Group walk from Nelson Pit 21st January

Morning coffe break just off the Gritstone Trail.

By Sue Thersby

Nelson Pit Visitor Centre was built on the site of a former colliery with the assistance of a Heritage Lottery Fund grant, and opened in spring 1999. It is a popular place to start a walk, as it provides information and toilet facilities for visitors to the Middlewood Way, the Macclesfield Canal, and the surrounding countryside. 13 ECR members left here for our walk today. The weather was dull but dry. We accessed the Macclesfield Canal directly from the car park and walked in a northerly direction before leaving after the second bridge to do a complete U-Turn and walk via Middlecale Farm, Platt Woods Farms and Elmerhurst Cottage and entering Lyme Park. Our stay here would be brief. The estate is managed by the National Trust and consists of a mansion house surrounded by formal gardens, in a deer park in the Peak District National Park. The house is the largest in Cheshire, and is recorded in the National Heritage List for England as a designated Grade I listed building. From here we caught our first view of the Cage, which stands on a small hill with exceptional views over the surrounding countryside. Leaving the park, we continued along Red Lane and then picked up the Gritstone Trail, as we walked along a green lane, before crossing the Disley – Whaley Bridge Road and beginning our climb of Black Rocks, where we had our morning break. After coffee, we descended past the former Moorside Hotel, which is now a school for vulnerable children, on our way to Cornfield Farm and Sweet Hill. At the top of Sweet Hill, we could see Bowstonegate nearby. The Bowstones are a pair of Anglican cross shafts, situated beside the old ridge way between Disley and Macclesfield and are a scheduled monument. Leaving the Bowstones to the North, we continued via Dale Top and Blakestone Moor, passing a trig-point-like monument to the coal industry that was so prevalent here, to Keepers Cottage. At this point we had lost what views we had earlier, as the mist had descended. From here, we went via a small Methodist Chapel to Westpark Gate and then on, via a memorial plaque to Joyce Blanchard (a former ECR member, who died some 8 years ago) to re-join the Macclesfield Canal and made our way back to the cars. Some of the group were able to enjoy tea and cake at the Trading Post near to the car park.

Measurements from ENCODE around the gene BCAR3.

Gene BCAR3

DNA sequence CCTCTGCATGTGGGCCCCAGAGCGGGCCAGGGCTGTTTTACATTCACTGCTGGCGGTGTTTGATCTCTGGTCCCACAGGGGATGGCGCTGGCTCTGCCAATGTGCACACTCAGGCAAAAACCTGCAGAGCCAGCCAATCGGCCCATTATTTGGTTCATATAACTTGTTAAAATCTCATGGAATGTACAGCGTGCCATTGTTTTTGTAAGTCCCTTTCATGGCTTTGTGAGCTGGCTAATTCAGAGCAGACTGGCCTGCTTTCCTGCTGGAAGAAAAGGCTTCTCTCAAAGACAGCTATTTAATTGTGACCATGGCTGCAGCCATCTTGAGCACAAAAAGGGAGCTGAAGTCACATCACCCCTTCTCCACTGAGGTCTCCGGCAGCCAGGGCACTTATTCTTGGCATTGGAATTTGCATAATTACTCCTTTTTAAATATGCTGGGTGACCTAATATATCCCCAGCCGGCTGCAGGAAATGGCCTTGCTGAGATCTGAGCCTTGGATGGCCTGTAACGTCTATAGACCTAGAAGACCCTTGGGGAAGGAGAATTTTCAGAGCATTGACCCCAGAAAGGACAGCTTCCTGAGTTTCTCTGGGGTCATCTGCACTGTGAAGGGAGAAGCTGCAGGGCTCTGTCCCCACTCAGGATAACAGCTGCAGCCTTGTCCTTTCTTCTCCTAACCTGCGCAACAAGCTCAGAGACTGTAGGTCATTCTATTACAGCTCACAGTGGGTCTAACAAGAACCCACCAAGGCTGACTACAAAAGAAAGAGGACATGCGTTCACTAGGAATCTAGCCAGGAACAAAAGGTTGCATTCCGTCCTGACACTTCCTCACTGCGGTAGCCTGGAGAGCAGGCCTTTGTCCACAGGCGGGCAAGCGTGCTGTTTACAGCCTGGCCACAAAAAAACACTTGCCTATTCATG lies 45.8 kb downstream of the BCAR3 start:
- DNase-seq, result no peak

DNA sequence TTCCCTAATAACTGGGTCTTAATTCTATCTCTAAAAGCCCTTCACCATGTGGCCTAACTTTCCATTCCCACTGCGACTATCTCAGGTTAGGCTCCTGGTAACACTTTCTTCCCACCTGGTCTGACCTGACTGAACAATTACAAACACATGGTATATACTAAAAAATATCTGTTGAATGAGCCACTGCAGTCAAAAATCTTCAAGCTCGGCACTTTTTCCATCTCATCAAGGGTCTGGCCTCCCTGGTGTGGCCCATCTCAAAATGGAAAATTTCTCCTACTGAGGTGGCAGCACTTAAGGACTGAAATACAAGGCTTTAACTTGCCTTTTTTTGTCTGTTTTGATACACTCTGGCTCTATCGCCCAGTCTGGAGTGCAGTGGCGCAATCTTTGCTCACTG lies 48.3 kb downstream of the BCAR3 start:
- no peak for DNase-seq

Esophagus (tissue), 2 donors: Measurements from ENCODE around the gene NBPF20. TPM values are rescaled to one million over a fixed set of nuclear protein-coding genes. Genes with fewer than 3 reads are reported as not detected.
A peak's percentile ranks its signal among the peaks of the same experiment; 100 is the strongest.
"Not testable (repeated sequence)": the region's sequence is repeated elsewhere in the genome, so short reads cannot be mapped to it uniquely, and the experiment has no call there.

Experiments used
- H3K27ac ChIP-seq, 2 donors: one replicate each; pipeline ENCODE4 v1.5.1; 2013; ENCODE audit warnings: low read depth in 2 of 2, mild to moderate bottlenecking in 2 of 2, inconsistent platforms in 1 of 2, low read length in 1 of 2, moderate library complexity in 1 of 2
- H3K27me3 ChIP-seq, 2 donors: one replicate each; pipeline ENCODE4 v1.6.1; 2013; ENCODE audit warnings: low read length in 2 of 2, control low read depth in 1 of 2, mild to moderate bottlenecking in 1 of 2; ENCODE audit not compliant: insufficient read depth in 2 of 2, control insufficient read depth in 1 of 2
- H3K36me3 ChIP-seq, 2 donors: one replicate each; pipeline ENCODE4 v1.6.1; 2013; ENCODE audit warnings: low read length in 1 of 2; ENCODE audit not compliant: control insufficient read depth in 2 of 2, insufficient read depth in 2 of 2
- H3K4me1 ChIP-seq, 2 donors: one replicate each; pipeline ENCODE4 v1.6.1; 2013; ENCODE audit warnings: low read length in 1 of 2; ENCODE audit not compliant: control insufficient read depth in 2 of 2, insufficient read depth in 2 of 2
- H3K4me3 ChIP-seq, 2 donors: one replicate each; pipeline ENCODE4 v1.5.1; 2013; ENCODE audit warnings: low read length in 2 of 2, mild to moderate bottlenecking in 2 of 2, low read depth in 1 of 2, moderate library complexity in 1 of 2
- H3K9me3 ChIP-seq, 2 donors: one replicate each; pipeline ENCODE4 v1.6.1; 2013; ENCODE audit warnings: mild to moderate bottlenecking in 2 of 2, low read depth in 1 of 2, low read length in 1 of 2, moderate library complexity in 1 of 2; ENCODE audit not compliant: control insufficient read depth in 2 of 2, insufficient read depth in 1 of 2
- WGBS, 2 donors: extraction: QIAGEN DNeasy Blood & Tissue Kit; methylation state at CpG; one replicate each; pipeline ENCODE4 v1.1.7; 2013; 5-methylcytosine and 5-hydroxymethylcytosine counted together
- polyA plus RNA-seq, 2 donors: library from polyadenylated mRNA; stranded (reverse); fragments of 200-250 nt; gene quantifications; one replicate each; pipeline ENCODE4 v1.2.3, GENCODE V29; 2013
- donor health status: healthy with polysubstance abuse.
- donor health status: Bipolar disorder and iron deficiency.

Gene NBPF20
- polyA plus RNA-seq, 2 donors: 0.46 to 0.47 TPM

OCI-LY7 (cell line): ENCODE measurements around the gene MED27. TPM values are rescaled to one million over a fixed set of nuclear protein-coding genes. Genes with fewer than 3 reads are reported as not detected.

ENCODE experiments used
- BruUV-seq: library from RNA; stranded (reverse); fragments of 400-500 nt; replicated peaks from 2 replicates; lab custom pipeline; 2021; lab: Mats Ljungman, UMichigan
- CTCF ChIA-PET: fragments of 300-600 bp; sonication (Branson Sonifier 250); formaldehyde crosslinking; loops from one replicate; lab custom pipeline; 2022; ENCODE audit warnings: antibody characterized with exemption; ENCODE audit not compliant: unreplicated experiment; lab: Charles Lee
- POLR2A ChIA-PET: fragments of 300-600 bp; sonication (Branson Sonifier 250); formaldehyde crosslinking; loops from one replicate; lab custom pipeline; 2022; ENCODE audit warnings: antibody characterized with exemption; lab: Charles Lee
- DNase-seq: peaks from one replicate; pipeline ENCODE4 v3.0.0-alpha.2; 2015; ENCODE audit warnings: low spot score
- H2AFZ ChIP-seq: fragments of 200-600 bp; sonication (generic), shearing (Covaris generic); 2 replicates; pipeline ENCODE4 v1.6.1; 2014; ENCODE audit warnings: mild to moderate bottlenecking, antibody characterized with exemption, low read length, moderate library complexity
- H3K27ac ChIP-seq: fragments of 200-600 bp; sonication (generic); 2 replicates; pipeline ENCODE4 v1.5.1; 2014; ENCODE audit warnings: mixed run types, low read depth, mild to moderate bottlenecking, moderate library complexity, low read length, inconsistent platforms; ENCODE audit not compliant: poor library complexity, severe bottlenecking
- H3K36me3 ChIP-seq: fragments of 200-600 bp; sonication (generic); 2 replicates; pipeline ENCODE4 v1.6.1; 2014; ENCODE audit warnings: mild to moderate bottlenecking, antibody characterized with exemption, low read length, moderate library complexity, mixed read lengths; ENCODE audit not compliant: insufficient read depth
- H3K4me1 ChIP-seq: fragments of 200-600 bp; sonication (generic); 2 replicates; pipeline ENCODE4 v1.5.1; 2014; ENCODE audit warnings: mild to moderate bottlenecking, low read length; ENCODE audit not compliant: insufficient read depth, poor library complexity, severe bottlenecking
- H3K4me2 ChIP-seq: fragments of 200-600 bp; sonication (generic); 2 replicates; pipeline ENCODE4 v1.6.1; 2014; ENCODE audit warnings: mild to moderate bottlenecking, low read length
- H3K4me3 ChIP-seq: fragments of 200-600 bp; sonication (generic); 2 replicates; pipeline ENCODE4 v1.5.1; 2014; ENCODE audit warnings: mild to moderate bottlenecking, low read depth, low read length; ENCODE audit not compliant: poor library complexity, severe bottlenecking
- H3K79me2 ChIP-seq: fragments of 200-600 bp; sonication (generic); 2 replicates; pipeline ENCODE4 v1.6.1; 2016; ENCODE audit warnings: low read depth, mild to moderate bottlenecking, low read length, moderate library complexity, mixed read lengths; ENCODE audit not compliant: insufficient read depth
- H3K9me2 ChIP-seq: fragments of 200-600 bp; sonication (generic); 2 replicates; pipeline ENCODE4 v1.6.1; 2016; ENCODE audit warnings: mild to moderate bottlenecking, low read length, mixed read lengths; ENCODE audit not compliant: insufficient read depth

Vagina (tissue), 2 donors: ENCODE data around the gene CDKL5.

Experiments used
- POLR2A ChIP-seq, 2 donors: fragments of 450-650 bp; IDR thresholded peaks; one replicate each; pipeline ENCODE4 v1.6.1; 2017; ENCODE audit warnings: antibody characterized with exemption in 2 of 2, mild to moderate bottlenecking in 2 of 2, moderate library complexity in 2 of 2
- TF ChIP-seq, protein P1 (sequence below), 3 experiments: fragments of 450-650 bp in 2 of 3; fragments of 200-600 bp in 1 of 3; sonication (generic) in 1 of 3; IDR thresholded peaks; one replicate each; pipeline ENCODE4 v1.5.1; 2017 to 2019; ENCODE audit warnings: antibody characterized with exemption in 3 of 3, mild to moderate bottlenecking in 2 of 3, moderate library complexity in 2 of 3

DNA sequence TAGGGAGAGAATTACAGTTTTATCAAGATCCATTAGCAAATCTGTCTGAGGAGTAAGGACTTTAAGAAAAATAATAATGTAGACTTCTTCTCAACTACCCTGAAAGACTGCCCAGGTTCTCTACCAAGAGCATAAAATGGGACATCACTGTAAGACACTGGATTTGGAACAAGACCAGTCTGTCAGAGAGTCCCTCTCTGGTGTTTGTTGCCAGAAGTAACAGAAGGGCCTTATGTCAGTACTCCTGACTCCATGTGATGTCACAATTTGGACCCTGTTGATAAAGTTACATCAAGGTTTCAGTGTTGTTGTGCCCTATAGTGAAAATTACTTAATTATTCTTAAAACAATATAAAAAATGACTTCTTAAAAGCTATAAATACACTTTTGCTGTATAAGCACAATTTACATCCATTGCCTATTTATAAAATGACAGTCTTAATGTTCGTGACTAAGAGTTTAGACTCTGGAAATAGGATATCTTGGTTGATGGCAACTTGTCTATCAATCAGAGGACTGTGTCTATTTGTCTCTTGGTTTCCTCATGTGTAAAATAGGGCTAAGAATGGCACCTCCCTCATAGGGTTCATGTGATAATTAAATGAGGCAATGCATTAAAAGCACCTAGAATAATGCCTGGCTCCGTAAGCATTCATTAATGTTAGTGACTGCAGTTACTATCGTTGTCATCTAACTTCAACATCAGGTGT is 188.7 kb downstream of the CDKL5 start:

The climb to Black Rocks.
The view from Black Rocks.
The monument to the coal industry on Blakestone Moor.